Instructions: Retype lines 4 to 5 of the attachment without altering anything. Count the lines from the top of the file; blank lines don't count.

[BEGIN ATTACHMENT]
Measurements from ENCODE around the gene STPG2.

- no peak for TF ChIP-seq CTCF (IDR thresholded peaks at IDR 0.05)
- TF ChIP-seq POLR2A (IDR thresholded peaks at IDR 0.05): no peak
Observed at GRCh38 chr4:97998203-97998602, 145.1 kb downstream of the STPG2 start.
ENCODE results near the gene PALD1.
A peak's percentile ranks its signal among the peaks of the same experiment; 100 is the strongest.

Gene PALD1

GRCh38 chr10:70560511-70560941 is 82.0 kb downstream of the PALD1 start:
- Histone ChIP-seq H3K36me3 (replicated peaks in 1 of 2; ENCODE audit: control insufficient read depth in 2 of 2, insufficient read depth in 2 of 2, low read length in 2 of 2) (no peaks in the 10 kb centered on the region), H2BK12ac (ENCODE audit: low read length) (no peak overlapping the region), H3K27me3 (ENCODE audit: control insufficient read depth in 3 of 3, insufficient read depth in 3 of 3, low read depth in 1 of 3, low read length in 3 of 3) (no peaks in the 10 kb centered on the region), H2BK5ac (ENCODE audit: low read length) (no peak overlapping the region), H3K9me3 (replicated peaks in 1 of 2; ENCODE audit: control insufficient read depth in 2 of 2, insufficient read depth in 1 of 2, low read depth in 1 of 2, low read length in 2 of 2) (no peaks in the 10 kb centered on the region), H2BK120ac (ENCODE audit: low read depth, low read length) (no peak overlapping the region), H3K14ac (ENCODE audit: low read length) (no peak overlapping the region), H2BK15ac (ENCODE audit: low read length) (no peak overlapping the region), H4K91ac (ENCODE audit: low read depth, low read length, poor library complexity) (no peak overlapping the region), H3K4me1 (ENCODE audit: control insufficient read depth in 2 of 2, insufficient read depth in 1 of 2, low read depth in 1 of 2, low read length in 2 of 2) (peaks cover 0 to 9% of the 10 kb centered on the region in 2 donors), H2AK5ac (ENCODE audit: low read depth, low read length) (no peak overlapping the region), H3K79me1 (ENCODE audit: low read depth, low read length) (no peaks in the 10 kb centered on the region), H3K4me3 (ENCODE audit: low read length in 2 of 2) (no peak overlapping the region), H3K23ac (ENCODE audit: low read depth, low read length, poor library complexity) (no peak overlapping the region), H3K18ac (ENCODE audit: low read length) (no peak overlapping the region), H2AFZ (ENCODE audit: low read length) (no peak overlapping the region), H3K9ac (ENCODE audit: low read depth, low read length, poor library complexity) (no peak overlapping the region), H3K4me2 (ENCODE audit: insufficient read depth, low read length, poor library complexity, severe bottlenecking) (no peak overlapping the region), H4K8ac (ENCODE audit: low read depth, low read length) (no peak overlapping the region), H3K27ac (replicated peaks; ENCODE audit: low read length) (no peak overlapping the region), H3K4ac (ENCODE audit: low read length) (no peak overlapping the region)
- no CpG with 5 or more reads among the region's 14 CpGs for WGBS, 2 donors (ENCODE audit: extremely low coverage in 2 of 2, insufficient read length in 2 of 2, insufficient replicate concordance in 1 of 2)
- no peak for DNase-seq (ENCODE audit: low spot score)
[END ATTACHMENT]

Observed at GRCh38 chr4:97998203-97998602, 145.1 kb downstream of the STPG2 start.
ENCODE results near the gene PALD1.